For a week, they got Liam and Tim to practice setting up and taking down the tent in their backyard, and boys would sleep in the tent at night. A few days later, the boys were perfectly capable of taking care of their own tent, entirely on their own. On the day they hired three horses¬† – one for Liam, one for Tim, and the other one for carrying supplies. Bill and Nicole would carry one young child each. As the departure date approached, it started to rain heavily¬†and the weather forecast didn’t give any better news. They hesitated – as any rain in the city of Cusco could mean horrendous snow up in the mountain where they were going. But they decided to go anyway. I was eager to hear from them as we arrived in Colombia – and then I saw them posting some awesome photos after they returned from that epic camping trekking trip. They made it!

Family 2 – Copacabana/Bolivia & Bogota/Colombia – It cannot be more international than this

South America is the type of place where you don’t see or hear Chinese often. In Bolivia, it became even less so.¬† So I was naturally surprised – and delighted – that in the garden of a small boutique hotel in Copacabana/Bolivia I heard a mother speaking to a young child in Mandarin!

Meet one of the most travelled international families I’ve ever known.

Yvonne (Chinese by birth) and Fernando (Venezuelan by birth) lived in Bogota/Colombia with their 3-year-old Luca (born in, guess where, Czech Republic). They were travelling for a month through Bolivia and Chile. Just before coming to Copacabana they did the 3-day jeep trip of the Uyuni circuit which I didn’t attempt to try (we only did the day trip).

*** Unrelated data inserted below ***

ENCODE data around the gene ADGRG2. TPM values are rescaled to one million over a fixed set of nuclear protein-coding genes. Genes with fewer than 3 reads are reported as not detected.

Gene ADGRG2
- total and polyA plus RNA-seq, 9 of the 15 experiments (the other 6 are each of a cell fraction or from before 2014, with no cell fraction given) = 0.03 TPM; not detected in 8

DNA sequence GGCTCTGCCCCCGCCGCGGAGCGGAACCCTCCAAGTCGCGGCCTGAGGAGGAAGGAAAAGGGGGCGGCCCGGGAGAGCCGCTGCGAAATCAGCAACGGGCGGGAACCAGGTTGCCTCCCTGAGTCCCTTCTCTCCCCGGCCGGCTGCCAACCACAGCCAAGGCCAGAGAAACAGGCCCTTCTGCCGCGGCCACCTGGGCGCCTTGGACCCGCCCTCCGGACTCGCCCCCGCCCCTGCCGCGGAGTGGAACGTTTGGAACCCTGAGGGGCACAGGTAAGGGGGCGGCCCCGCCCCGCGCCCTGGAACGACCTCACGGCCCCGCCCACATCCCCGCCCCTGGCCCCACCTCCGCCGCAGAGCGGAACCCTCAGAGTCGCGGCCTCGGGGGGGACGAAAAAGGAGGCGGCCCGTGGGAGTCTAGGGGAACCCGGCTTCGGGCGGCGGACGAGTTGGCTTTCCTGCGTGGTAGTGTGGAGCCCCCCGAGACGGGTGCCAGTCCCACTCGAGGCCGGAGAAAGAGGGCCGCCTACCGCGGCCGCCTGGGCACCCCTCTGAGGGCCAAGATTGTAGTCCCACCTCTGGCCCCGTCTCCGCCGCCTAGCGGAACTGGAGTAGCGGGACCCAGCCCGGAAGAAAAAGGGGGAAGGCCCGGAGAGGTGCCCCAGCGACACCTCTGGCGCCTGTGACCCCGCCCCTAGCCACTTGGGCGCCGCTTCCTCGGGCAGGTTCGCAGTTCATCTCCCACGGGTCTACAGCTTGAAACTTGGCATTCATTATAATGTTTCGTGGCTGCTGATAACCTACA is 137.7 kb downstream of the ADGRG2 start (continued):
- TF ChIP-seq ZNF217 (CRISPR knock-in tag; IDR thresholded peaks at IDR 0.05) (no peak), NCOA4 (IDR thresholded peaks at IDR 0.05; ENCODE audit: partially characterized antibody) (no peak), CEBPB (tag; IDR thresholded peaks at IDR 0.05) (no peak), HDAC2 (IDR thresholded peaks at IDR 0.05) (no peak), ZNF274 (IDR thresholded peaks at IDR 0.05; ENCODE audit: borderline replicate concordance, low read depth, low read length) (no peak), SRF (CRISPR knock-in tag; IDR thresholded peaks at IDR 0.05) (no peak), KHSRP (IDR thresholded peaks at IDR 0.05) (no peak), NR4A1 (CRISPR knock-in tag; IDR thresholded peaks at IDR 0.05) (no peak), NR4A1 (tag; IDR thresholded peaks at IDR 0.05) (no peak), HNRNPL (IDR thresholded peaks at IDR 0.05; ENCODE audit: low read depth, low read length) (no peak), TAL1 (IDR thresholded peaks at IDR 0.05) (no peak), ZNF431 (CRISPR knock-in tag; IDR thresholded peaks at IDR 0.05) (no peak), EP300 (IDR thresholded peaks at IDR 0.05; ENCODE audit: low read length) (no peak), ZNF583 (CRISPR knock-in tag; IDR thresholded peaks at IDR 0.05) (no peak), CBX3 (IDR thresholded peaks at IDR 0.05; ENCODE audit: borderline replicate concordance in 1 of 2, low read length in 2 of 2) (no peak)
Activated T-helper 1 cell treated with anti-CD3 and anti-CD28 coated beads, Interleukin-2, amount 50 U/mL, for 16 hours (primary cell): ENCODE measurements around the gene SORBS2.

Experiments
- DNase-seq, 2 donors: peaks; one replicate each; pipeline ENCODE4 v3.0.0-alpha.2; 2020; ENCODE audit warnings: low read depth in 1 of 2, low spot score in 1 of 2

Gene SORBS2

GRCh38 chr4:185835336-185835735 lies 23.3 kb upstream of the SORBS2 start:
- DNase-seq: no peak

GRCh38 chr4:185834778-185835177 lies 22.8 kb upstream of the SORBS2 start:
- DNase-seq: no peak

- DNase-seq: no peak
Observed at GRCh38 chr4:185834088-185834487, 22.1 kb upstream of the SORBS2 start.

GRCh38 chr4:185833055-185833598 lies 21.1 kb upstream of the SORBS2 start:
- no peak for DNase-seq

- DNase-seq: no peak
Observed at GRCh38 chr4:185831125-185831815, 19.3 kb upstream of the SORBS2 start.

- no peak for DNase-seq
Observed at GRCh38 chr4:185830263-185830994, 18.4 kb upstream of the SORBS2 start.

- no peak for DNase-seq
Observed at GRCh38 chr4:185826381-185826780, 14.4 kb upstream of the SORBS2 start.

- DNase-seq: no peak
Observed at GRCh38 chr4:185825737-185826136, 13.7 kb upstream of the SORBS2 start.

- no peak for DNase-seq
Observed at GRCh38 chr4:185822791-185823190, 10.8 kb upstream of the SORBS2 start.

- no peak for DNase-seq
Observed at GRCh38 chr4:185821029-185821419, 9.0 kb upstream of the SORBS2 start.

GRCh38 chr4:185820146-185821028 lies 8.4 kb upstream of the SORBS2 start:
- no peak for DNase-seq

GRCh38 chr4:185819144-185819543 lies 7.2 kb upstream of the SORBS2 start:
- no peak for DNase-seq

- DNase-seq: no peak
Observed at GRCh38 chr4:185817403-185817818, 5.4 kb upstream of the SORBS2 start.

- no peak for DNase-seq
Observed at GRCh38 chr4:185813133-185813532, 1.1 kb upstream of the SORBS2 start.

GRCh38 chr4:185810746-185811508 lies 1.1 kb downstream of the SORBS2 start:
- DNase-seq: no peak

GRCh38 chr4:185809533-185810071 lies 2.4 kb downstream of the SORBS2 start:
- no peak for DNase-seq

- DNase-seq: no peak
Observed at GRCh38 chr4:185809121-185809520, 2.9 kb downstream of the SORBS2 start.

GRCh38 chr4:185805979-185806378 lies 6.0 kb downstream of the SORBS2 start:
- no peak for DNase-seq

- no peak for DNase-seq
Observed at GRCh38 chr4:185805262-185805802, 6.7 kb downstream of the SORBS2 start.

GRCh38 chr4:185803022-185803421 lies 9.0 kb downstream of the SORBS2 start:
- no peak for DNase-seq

We spent quite a few occasions together in the following days before they went back home, including a dinner in a restaurant, an outdoor Jacuzzi feast overlooking Lake Titicaca (the highest navigable lake in the world) where two kids had enormous fun together, feeding llamas, and a dinner cooked by Yvonne (in this most lovely hotel, each room/bungalow came with a kitchen and wood log fire place) and shared over a bottle of Chilean wine, a few beers, and many stories. We felt we had made 2 good friends in an entirely unexpected way.

Who would have thought that after bidding farewell there, we then would meet again in Bogota/Colombia, a destination that even at that point was not part of our plan?! Even more so, knowing we were going there, they insisted to have us stay over at their apartment in Bogota. Yvonne and Luca would be away in Prague (talking about international travel!), Fernando would reside in their sofa while we occupied their master bedroom! Have I mentioned that Colombians were among the most generous and welcoming populations on the planet? Fernando showed us around in the city of Bogota and led us inside a few doors that we would have otherwise never been able to.

Upon our second (brief) stay in Bogota after travelling around Colombia (and loved it), Yvonne and Luca were back, so we were able to spend yet again one day together, visiting the most beautiful school of arts (where Yvonne was studying leather arts), dined and danced in a Japanese themed restaurant with a few chica drinks.

This was a family that played an unmistakably big role in making Bogota such a special place in our trip. This family is still on the move – since then they had relocated to, guess where, Cairo/Egypt! Who knows where we’ll see each other again next.

Family 3 – Isla de Ometepe/Nicaragua – Serene family

A young family with a 6-month-old lived in a remote slice of paradise – on the volcanic island of Ometepe inside the biggest lake in Central America in Nicaragua. They were building their family, as well as their guest-house business, on the farm land that they bought (while still living in USA) and developed over the last 7 years or so from scratch. It was definitely an experience in itself just to get there, but it could easily be one of the most serene/peaceful/natural existences on the planet. With about 100 different fruit trees and many monkeys in the company, days could just be idled away, with plenty of time to reflect or to meditate, or to sip the house-made hibiscus tea. The question is: if some could build such a flourishing farm in such a remote location coming from so far away, what could not be done with some genuine love and persistence?